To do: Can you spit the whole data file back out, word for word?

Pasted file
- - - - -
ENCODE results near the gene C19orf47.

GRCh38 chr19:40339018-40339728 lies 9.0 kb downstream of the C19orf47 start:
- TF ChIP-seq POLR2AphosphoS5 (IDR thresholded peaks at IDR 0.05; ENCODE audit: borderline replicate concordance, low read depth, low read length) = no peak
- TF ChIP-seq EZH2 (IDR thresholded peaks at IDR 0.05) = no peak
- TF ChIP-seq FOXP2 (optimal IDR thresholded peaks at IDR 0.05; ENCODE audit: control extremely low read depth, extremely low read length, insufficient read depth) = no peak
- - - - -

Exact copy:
ENCODE results near the gene C19orf47.

GRCh38 chr19:40339018-40339728 lies 9.0 kb downstream of the C19orf47 start:
- TF ChIP-seq POLR2AphosphoS5 (IDR thresholded peaks at IDR 0.05; ENCODE audit: borderline replicate concordance, low read depth, low read length) = no peak
- TF ChIP-seq EZH2 (IDR thresholded peaks at IDR 0.05) = no peak
- TF ChIP-seq FOXP2 (optimal IDR thresholded peaks at IDR 0.05; ENCODE audit: control extremely low read depth, extremely low read length, insufficient read depth) = no peak